If this arched, hollowbody Kay looks sort of familiar, you'd be right -- it's the direct predecessor to the famous (and blinged-out) Barney Kessel model. These classier, sexy old K-172s are (in my opinion) way cooler and have a sound that fits garage rock, blues, jazz, and rockabilly all in one frame. This guitar is a customer's instrument but if she ever wanted to part with it, I'd be right there on her doorstep. It's awesome and incredibly clean for its age.
Work included a full neck reset, a lot of fret leveling/dressing quirks (it has a lightly backbowed neck which I got around by leveling the frets to one another), some wiring goose-chases (it's entirely annoying to have to take out the wiring harness but after much struggle the bad grounding issues were found out and fixed), and of course a general cleaning and setup.
This is a true "closet classic" since it sat around unused for a very long time in a closet before being unearthed.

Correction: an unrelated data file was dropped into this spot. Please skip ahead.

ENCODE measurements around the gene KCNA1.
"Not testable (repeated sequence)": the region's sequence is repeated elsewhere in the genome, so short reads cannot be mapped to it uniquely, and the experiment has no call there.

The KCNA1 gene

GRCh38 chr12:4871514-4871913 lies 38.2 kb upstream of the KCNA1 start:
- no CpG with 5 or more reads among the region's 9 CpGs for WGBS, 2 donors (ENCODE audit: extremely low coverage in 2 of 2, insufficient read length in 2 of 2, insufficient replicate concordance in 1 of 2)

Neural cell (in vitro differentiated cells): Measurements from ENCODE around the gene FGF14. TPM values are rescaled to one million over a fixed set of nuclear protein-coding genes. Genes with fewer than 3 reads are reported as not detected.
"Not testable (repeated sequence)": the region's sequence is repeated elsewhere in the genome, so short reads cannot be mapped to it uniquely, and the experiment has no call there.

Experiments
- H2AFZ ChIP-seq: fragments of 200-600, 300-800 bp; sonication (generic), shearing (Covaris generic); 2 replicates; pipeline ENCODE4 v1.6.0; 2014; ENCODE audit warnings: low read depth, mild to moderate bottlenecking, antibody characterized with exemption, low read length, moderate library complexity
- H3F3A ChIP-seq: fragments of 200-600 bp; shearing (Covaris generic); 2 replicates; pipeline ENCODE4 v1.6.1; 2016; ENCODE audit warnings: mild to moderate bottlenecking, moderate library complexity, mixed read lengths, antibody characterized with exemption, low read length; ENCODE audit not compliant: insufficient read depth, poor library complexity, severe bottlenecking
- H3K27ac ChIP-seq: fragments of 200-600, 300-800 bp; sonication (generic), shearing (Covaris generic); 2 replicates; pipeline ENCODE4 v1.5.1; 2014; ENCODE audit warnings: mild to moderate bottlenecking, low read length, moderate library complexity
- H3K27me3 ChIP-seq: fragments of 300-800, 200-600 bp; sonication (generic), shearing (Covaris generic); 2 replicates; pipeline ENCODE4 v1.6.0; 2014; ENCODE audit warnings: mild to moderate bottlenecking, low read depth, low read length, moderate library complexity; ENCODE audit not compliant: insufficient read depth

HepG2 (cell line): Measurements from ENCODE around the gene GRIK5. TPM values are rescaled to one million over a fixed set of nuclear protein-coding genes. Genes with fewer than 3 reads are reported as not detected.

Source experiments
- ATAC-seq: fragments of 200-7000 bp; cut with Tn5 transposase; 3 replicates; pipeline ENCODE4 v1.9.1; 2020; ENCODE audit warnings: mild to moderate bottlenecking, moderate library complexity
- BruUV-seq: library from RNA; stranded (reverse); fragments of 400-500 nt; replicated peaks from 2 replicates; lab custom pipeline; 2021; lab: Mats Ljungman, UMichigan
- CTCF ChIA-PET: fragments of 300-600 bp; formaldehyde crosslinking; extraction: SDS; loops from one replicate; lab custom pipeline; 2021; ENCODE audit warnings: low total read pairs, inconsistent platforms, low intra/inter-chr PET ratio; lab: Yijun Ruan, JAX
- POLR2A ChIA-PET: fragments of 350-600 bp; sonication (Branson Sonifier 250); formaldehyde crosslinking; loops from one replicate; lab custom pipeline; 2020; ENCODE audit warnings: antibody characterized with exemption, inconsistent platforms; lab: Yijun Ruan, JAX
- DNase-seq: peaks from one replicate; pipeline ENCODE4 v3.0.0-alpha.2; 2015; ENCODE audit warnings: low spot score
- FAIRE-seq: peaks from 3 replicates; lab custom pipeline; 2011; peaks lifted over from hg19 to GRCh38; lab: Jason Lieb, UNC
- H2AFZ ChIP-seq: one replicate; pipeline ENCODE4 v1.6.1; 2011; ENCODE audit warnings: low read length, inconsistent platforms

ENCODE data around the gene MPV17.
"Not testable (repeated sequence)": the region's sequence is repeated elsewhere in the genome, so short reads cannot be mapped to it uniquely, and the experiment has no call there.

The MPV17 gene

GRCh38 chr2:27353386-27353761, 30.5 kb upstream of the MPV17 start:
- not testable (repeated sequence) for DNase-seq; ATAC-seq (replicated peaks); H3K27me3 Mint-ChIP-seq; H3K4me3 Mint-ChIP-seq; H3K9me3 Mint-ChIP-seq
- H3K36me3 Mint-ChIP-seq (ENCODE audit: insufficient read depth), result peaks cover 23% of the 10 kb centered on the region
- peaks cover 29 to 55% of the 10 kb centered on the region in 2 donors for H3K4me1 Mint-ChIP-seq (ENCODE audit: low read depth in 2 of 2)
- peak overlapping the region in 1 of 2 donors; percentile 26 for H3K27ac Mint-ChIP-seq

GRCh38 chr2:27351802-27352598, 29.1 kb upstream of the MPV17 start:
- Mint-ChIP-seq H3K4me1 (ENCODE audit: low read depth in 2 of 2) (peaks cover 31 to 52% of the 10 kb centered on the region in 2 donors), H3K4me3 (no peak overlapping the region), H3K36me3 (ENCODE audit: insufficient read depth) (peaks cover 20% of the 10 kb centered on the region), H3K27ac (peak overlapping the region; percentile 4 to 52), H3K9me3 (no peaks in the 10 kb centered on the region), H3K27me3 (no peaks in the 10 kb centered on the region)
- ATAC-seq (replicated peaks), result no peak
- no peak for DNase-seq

This has plywood flamed maple back, sides, and front and both the top and back are press-arched for strength (and coolness). The pickguard is one big hunk of plastic and all the fittings are high-quality and heavy-duty. It's a rugged machine.
Nice rosewood veneer and bound headstock. Original bone nut. Cool inlaid celluloid Kay logos.
Big white-pearl markers. The board is rosewood.
Gosh the pickups are cool and great sounding...
The original bridge is in the case but this more recent (70s? 80s?) compensated one is better. This currently has a set of 11s with a wound G on it. That gives it the proper setup and sound since that's what this guitar was built for. The neck likes heavier strings, for sure!
3-way switch and volume+tone for each pickup.
The finish is in beautiful shape all around.
Original Klusons work just fine.
That hole in the heel is for the truss rod access.
I love the look of the sunburst on the maple...
That big jack plate is the only access to the internals. Even so, to work on the internals, I had to lightly trim the edges of the opening to get the wiring harness out. Fortunately, Kay installed everything on one big celluloid plate so I didn't have to tie all the pots up before removing everything.
Yes -- an original, perfect-condition hard case. Sheesh!